UPDATE: Monthly child tax credit payments to begin arriving July 15
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The IRS recently released more information about when the expanded child tax credit will start.
Monthly payments of the new child tax care credit provided under President Joe Biden’s $1.9 trillion pandemic relief law will start hitting bank accounts July 15, the IRS announced.
The subsequent five payments will be sent the 15th of each month until December (except when the 15th falls on a holiday or a weekend), according to the IRS.
The IRS also said it would launch two portals July 1. One portal will allow parents to register for the payments if they don’t typically file a tax return. The other portal will allow parents to make updates if there is a change in the number of dependents or if they want to opt out of the monthly payments.
Eligible families have the potential to receive up to $3,600 per child in the form of $300 monthly installments on top of the $1,400 stimulus checks and unemployment benefits that have already been doled out to millions of Americans still struggling amid the coronavirus pandemic.
The credit temporarily increases the existing child tax credit from a maximum $2,000 a year per child.
For children age 5 and under, the new credit is $3,600, or $300 a month; and for ages 6 to17, the new credit is $3,000, or $250 a month.
The credit has an option for families to receive advance monthly payments that will be split up between 2021 and 2022, and then applied to next year’s tax returns. The plan was set up this way to get money to people sooner rather than having to wait to file next year’s taxes.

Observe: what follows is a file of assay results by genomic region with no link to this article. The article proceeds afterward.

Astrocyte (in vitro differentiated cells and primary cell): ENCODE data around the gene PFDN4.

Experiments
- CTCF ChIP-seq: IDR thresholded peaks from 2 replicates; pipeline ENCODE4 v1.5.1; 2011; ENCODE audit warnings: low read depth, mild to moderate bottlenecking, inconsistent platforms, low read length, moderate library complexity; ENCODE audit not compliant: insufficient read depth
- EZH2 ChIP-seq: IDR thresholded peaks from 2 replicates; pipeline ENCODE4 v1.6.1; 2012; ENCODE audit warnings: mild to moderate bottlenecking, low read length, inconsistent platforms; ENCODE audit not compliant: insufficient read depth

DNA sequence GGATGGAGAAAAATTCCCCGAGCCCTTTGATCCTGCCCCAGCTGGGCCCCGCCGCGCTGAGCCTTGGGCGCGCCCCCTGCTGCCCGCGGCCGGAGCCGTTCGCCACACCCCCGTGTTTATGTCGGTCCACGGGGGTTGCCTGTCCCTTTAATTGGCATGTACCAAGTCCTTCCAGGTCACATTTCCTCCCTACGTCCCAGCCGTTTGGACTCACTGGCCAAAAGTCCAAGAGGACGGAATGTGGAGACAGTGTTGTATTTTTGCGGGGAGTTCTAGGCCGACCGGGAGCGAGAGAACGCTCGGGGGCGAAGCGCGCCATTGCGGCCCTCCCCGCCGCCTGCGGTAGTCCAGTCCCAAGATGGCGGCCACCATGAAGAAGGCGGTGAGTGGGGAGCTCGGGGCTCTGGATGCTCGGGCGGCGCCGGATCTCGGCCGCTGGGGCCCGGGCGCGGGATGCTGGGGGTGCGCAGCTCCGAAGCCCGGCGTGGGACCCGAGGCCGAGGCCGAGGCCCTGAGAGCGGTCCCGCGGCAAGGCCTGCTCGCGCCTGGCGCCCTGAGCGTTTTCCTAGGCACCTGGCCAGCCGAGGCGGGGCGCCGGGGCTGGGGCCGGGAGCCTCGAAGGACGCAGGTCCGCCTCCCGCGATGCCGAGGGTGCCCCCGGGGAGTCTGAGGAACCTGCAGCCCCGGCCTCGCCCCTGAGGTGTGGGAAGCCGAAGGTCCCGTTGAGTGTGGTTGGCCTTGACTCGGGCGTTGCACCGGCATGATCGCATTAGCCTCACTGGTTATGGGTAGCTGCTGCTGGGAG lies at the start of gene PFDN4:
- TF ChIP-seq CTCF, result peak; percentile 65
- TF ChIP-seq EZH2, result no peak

The “advance payments” would arrive monthly from July through December, and then the second half would come in a lump sum with tax refunds in April 2022, according to reports.
The change will be in effect for a year under the rescue law, and Democratic lawmakers have indicated they want to make this a permanent change.
The IRS faced a July 1 deadline to implement the groundbreaking tax program, which is aimed at reducing child poverty among lower-income families.
IRS Commissioner Charles Rettig said it will cost the agency nearly $400 million and require the hiring of 300 to 500 people to get the new monthly payment system and electronic portal up and running for the child tax credit. “The IRS will be working hard to deliver this program quickly and efficiently,” he recently told the Senate Finance Committee. “If we end up not being on track for some unforeseen situation, we’ll advise you and the committee.”
By including the child tax credit in the American Rescue plan, congressional Democrats sought to address income inequality and provide support to parents who were forced to cut down on work or give up jobs to take care of children after losing access to child care. According to some estimates, the credit will reduce the number of children living in poverty in the U.S. by more than half.
Republicans, however, have criticized the initiative as an expansion of welfare, saying it removes the incentive for parents to seek work.
The new child tax credit “is not targeted to pandemic relief, and risks the loss of billions of taxpayer dollars in fraudulent and improper payments,” Rep. Kevin Brady of Texas, the senior Republican on the House Ways and Means Committee, wrote in letters to Biden administration officials.
At a recent hearing, Sen. Charles Grassley, R-Iowa, said he was concerned the new tax benefit will remake the IRS’ role into a “social welfare-oriented” agency.
“We have to create a new structure,” Rettig said, adding the tax-collecting IRS is “not historically” a benefits agency. The IRS, which has suffered budget cuts during the past decade, has been further burdened by the pandemic and the task of sending out hundreds of millions of economic stimulus payments in three rounds.
Information provided by The Associated Press was used to supplement this report.
ArLuther Lee is a visual editor and occasionally covers national and world news for The Atlanta Journal-Constitution. He holds a bachelor's degree in journalism from The University of Florida and has been a journalist for more than 25 years.